The poison ivy rash can be treated by soothing the area with a cold compress and applying calamine lotion or hydrocortisone cream to reduce itching. If the skin becomes broken (bleeding occurs), hydrocortisone cream should no longer be used. Oatmeal baths can also be helpful for itch relief. Oral antihistamines, such as Benadryl, can be taken to help reduce the allergic reaction. If the skin becomes broken, the rash covers more than 1/3 of the body, or the rash is on the face or genitals, medical attention should be sought. Oral corticosteroids are often prescribed by doctors in treatment of serious poison ivy reactions.
June is one of the most beautiful months of the year in Ohio, and, like most of us, I like to spend as much time as possible outside enjoying the weather. The downside is that every year, without fail, I innocently stay outside all afternoon on the first free sunny day, while totally forgetting that the sun is a giant ball of energy constantly radiating powerful UV light down to Earth. Somehow, being incarcerated indoors all winter long has this incredible amnestic effect on my memory of last year’s sunburn. So again, I learned the hard way about sunburn and the cosmetic appeal (and pain) that comes with a fantastic “farmer’s tan.”
Here are a few things I learned along the way:
Sunburn appears as painful, reddened skin with possible swelling, which is associated with increased blood flow. The worst part of the burn is usually delayed, appearing after 24-48 hours.
Mild sunburn is red, painful, warm to the touch, and may be accompanied by a low grade fever, dizziness, or a headache. The skin may peel after several days as new skin cells are produced from lower layers to regenerate the damaged layer of skin (epidermis).
Moderate sunburns, however, can lead to nausea, fever or chills, and blistering, which may require professional wound care.
Severe sunburns may lead to heat stroke, so patients with fever, confusion, weakness, or convulsions should seek medical attention immediately. Even some of the medications we take can make us burn faster, increasing our photosensitivity, so we should check with our pharmacists if we have a concern.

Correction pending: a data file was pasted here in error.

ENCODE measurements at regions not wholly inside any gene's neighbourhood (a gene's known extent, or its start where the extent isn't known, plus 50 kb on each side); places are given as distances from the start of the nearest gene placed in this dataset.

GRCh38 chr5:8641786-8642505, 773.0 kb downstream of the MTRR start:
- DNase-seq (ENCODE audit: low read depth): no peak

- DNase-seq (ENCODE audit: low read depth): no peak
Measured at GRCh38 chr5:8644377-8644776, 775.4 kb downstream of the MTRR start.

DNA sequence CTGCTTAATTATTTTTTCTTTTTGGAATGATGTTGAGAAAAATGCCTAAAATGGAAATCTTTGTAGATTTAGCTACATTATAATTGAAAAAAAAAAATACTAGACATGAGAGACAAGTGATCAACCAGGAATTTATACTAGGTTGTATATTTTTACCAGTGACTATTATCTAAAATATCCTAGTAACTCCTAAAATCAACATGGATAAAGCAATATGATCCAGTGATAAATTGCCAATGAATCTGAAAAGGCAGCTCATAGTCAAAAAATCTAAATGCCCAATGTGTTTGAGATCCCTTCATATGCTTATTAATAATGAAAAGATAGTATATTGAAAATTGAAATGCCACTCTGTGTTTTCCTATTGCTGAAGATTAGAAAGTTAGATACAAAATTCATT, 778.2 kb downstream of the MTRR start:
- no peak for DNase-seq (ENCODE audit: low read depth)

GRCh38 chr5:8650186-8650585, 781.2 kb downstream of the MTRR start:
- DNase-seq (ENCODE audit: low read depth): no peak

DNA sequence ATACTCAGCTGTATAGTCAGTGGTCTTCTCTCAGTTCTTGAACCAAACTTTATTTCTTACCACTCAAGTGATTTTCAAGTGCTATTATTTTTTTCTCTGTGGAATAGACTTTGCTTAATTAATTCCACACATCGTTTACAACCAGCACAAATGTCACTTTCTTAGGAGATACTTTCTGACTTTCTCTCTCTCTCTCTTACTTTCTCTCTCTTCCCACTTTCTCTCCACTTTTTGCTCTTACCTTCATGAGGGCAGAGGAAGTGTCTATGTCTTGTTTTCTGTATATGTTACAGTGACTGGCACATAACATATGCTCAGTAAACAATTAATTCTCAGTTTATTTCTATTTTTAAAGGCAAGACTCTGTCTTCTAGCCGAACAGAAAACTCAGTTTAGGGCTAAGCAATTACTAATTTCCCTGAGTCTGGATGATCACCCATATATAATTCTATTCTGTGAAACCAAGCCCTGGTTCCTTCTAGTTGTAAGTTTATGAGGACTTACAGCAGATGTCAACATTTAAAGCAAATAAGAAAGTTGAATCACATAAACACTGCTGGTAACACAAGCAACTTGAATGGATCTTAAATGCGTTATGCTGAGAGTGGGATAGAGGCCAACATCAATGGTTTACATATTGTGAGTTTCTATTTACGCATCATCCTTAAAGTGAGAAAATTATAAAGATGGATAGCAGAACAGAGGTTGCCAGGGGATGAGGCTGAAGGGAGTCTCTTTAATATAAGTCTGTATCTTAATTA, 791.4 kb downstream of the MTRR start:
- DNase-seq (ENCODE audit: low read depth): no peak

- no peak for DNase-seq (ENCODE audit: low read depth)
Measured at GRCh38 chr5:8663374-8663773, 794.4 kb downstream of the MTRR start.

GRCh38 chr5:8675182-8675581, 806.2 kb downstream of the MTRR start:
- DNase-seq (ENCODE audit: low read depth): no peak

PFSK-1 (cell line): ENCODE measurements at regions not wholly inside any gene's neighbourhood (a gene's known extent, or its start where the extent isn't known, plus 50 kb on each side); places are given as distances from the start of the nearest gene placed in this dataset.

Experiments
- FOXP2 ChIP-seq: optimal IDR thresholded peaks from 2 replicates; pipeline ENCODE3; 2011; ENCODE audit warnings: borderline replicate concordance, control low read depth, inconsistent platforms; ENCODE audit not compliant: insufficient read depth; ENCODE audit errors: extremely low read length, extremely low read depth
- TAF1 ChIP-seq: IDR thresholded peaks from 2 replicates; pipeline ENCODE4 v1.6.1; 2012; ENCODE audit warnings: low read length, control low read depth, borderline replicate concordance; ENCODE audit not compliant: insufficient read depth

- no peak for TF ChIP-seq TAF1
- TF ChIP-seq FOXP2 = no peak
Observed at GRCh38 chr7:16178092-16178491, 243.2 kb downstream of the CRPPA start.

General treatment for sunburn should start with staying out of the sun and covering up with protective clothing when outside. Cool compresses or a cool bath can help relieve pain. To prevent drying of the skin, a skin cream or ointment can be used to trap moisture. Some choose an aloe vera product to help soothe the skin. Blisters should not be broken open, because they protect the skin underneath, nor should peeling skin be pulled off. Vitamin C plays a major role in wound healing and taking two grams daily could possibly help until the burn is healed.
To treat sunburn symptoms, time heals all wounds–in this case 3-6 days for mild and 2-3 weeks for moderate sunburns. But for pain, we have a couple of options. NSAIDs or non-steroidal anti-inflammatory drugs like ibuprofen (Advil, Motrin), naproxen (Aleve), and aspirin, are preferred to help with the redness and swelling especially in the first 24 hours after UV exposure. These drugs are taken differently from each other, so it is important to read the directions on the label for correct dosing and appropriateness for children. Some people cannot take NSAIDs, so Tylenol is an option there. Provided that you are not allergic, topical anesthetics (benzocaine, lidocaine) should only be used on intact skin (not blisters), and should only be used on small areas of skin, no more than 3-4 times a day.
What shouldn’t you use? Products with menthol or camphor, although they smell nice (think Vick’s VapoRub), should not be used because they can actually increase the pain and swelling. Ouch! Also, the use of honey as a home remedy for sunburn is not recommended by burn centers.
Next time I decide to enjoy time in the sun outside with friends, you’d better believe I will have my sunblock and a good pair of sunglasses with me!
[Source: Dlugosz CK. The Practioner’s Quick Reference to Nonprescription Drugs. Washington, D.C.: American Pharmacists Association. 2009. pp 30-41.]